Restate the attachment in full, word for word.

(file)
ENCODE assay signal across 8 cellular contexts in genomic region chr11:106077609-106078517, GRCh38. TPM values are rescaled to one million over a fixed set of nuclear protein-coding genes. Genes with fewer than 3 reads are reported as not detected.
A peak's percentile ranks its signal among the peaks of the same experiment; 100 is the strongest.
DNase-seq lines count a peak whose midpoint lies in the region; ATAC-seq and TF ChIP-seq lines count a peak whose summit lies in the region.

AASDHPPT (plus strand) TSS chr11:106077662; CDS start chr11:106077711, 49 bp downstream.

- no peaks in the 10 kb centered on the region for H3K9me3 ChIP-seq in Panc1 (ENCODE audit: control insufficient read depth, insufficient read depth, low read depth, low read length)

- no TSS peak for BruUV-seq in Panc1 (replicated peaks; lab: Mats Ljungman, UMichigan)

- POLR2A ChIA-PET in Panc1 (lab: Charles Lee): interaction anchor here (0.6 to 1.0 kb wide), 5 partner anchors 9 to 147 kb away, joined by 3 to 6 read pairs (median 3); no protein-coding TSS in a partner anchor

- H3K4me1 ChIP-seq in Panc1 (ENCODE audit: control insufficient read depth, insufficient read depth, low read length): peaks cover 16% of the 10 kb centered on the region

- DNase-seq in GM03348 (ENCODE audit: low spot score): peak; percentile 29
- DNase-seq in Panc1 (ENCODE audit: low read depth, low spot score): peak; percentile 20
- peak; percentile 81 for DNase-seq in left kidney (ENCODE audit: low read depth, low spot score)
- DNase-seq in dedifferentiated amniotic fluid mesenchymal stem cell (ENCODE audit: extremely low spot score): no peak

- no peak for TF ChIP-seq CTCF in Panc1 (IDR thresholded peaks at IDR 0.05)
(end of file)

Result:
ENCODE assay signal across 8 cellular contexts in genomic region chr11:106077609-106078517, GRCh38. TPM values are rescaled to one million over a fixed set of nuclear protein-coding genes. Genes with fewer than 3 reads are reported as not detected.
A peak's percentile ranks its signal among the peaks of the same experiment; 100 is the strongest.
DNase-seq lines count a peak whose midpoint lies in the region; ATAC-seq and TF ChIP-seq lines count a peak whose summit lies in the region.

AASDHPPT (plus strand) TSS chr11:106077662; CDS start chr11:106077711, 49 bp downstream.

- no peaks in the 10 kb centered on the region for H3K9me3 ChIP-seq in Panc1 (ENCODE audit: control insufficient read depth, insufficient read depth, low read depth, low read length)

- no TSS peak for BruUV-seq in Panc1 (replicated peaks; lab: Mats Ljungman, UMichigan)

- POLR2A ChIA-PET in Panc1 (lab: Charles Lee): interaction anchor here (0.6 to 1.0 kb wide), 5 partner anchors 9 to 147 kb away, joined by 3 to 6 read pairs (median 3); no protein-coding TSS in a partner anchor

- H3K4me1 ChIP-seq in Panc1 (ENCODE audit: control insufficient read depth, insufficient read depth, low read length): peaks cover 16% of the 10 kb centered on the region

- DNase-seq in GM03348 (ENCODE audit: low spot score): peak; percentile 29
- DNase-seq in Panc1 (ENCODE audit: low read depth, low spot score): peak; percentile 20
- peak; percentile 81 for DNase-seq in left kidney (ENCODE audit: low read depth, low spot score)
- DNase-seq in dedifferentiated amniotic fluid mesenchymal stem cell (ENCODE audit: extremely low spot score): no peak

- no peak for TF ChIP-seq CTCF in Panc1 (IDR thresholded peaks at IDR 0.05)